National Unemployed Workers Movement collection

Scope and Content

National Unemployed Workers Movment collection comprising:

  • Collection book of Miss [Edith] Stevens for a National Hunger March reception in Swindon, 1934
  • NUWM membership cards: one belonging to E. [Ernest] Faulkner 1923. Another for 1933/34.
  • Co-op Current Account book for the NUWM, Apr 1936-1937.
  • Speakers Notes: on social services, expenditure on war, housing and slum clearance, Apr 1931; and (issued by Women's department) on; Maternity and child welfare services, contrast in the soviet union and the infant death rate, n.d.
  • 'Remember Birkenhead!' - Account of protest against the means test in September 1932, published 1982 by the Merseyside Socialist Research group
  • List of NUWM publications compiled by Edmund Frow and John Mahon March 1972.
  • 'Cash Book' very lightly used.
  • Government Publications describing changes to unemployment assistance regulations 1934-1936.
  • Autobiographical :
    • Sid Elias reminiscences 1911-1926: account of one of the NUWMs leading figures written in his later life.
    • Accounts on Unemployment and the 1932 Hunger March by Alfred Jenkin
    • Correspondence relating to NUWM 1930-39, including correspondence between Albert Hardman and The Unemployment and Advice Bureau as well as the decisions of the U.A.B in Mr. Hardman's case 1937-1939.
    • Notes by a benefit umpire on his decision regarding case of an S.T. Beattie in Ashington Date: 1930
  • NUWM Circulars :
    • Liverpool Marchers Committee 1929, Salford NUWM branch 1933.
    • NUWM National Administrative Council circulars on developing movement, 'National Day of Struggle', Marches, Conference. 1932-1933.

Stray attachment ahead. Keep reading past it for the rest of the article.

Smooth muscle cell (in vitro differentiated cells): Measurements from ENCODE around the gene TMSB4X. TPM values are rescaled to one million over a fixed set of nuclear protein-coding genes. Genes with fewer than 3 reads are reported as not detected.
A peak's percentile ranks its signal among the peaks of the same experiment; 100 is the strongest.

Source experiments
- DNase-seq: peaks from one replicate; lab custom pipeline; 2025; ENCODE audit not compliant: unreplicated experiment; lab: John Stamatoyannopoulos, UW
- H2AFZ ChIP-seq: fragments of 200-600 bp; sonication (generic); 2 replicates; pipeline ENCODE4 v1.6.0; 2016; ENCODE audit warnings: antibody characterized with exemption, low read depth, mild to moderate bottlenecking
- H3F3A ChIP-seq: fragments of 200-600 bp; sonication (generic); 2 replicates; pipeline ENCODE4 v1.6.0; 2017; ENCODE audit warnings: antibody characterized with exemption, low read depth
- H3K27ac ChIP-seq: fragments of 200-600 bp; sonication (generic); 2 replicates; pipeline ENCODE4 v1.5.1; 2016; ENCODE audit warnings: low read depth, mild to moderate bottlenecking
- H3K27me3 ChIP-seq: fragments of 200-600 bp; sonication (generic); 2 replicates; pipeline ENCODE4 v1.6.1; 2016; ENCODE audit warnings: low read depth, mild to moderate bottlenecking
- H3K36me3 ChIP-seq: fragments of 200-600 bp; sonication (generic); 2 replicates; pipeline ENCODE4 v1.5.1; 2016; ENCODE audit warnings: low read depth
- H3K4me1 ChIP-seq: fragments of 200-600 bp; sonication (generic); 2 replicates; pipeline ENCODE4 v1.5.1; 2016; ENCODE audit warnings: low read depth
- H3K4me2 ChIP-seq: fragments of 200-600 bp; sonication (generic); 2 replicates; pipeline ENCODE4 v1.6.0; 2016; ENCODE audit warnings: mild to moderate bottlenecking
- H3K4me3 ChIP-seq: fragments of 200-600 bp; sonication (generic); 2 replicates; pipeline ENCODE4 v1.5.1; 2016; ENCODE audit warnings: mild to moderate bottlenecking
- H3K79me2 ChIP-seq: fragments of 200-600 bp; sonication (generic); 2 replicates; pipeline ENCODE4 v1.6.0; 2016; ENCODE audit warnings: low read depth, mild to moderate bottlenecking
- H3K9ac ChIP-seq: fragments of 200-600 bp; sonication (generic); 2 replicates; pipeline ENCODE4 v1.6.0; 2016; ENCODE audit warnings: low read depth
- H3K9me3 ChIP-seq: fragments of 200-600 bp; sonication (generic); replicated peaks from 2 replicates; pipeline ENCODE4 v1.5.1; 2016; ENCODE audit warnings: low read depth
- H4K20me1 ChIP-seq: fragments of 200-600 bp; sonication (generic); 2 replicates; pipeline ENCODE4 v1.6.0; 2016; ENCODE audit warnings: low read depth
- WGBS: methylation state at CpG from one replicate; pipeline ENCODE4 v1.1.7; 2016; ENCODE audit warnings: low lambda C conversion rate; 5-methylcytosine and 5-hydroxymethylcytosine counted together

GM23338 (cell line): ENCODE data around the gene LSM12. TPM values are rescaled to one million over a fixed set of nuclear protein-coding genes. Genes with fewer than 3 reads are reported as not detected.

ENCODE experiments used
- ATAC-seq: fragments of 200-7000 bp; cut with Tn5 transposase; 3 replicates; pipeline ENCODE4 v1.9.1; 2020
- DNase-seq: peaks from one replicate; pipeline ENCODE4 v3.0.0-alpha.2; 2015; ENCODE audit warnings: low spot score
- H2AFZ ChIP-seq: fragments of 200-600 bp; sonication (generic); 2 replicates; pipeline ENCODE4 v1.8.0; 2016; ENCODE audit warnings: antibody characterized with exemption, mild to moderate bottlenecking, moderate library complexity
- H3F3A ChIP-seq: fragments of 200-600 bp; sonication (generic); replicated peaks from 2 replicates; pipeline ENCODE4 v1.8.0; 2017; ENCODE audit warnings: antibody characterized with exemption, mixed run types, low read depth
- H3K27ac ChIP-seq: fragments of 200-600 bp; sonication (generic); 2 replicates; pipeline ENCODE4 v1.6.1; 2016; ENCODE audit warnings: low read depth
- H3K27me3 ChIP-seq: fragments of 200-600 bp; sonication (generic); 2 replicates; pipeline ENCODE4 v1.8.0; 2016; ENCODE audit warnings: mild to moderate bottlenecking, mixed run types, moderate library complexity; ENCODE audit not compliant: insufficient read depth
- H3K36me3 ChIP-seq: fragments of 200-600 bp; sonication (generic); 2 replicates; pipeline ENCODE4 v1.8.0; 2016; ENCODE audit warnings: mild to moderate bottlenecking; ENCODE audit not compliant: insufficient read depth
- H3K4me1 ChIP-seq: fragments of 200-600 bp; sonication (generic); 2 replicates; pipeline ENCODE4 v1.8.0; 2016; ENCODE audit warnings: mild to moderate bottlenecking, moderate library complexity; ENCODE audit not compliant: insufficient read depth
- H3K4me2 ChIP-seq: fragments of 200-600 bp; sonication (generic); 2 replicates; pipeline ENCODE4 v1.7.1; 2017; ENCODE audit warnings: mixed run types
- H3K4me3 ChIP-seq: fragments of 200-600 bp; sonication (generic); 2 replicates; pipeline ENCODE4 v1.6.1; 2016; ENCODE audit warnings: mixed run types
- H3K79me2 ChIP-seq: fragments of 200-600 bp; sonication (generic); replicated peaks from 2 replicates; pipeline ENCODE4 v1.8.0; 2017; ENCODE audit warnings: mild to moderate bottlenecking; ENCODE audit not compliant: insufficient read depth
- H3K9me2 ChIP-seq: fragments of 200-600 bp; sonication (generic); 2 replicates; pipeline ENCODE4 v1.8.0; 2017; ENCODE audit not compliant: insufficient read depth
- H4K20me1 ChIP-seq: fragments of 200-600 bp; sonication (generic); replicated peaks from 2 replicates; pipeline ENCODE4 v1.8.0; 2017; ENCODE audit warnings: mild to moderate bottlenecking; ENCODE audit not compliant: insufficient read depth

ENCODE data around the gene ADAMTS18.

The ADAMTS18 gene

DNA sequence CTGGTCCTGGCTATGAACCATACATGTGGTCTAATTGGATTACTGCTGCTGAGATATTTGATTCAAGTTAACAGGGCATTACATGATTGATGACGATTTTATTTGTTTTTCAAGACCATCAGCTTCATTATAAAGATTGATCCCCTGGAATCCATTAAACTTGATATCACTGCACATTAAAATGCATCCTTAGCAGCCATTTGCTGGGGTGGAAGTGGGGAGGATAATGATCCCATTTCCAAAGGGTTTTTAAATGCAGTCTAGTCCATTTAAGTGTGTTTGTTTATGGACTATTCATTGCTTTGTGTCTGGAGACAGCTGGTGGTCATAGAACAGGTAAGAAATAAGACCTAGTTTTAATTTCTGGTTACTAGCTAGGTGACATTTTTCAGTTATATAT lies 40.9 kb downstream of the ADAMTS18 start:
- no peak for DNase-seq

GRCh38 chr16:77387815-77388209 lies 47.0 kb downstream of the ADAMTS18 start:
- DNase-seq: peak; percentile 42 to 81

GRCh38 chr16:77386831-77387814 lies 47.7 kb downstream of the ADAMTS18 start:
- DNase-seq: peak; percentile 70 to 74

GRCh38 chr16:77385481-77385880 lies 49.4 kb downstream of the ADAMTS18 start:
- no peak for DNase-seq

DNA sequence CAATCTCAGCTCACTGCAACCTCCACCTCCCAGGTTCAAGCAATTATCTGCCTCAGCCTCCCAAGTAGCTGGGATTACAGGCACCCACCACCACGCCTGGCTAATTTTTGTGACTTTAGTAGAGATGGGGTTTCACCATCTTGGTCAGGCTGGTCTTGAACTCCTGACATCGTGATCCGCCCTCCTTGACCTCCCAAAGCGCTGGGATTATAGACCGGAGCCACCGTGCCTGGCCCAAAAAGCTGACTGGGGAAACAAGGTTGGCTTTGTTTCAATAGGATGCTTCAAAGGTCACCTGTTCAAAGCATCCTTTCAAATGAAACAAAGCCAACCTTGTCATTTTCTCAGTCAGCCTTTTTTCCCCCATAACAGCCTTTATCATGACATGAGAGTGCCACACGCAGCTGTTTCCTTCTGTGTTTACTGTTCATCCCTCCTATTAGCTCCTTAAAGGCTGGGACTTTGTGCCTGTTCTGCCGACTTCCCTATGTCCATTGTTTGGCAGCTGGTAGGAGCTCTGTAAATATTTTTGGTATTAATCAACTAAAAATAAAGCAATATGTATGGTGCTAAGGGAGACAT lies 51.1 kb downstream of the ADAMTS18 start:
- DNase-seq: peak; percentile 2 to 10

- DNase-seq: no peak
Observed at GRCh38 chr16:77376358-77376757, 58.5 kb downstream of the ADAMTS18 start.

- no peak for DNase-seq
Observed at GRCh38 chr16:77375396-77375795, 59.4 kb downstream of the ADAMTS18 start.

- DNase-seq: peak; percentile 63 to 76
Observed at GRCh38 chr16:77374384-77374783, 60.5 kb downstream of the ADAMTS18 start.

• Newspaper cuttings: Daily Herald on government unemployment policy 1921, Daily Worker on government unemployment policy 1927-1938, Manchester Guardian on Hunger Marches and other demonstrations (Including photographs) and articles relating to court cases of NUWM leadership 1931-1933.

Administrative / Biographical History

The National Unemployed Workers Movement (NUWM) was set up in 1921 by members of the Communist Party of Great Britain. It campaigned for better support for the unemployed and against the Means Test. Between 1921 and 1929 it was called the National Unemployed Workers' Committee Movement. Its main organiser in England was Wal Hannington, and in Scotland Harry McShane.

The massive rise in unemployment in the early 1930s resulted in the work of the NUWM becoming more urgent and intense.

A hunger march, of unemployed workers to petition parliament, was organised in 1922. There were further national marches organised in 1929, 1930, 1932, 1934 and 1936. These involved groups of unemployed spending up to a month walking from town to town on their way to London, calling for support for their cause.

The largest march, in 1932, involved about 3000 individuals converging on London from every part of the country. The media gave little publicity to the march until they reached London on 27 October where they were met at Hyde Park by a crowd 100,000 strong. The government condemned them as a threat to public order, their petition was confiscated by the police, 70,000 of whom were mobilised to contain and disperse the demonstrations. The following days saw several violent confrontations between the police and demonstrators, and 75 people were seriously injured. Several leaders of the NUWM were imprisoned. These included 75 year old Tom Mann.

Eddie Frow, co-founder of the WCML was a leader of a march in Salford in 1931. He served five months in Strangeways prison for his pains. The end of the 1930s saw unemployment decline and when Wal Hannington became National Organiser of the Amalgamated Engineering Union the NUWM's work was suspended. By 1946 it had been formally disbanded.

Conditions Governing Access

Open for consultation.

If you wish to visit the library you need to make an appointment. The Working Class Movement Library is open Tuesday-Friday 10.00am-5.00pm and every 1st Saturday of the month 10.00am-4.00pm.

To book an appointment, telephone: 0161 736 3601 or email: .

Other Finding Aids

The full catalogue is available online on the Working Class Movement Library's Web Site -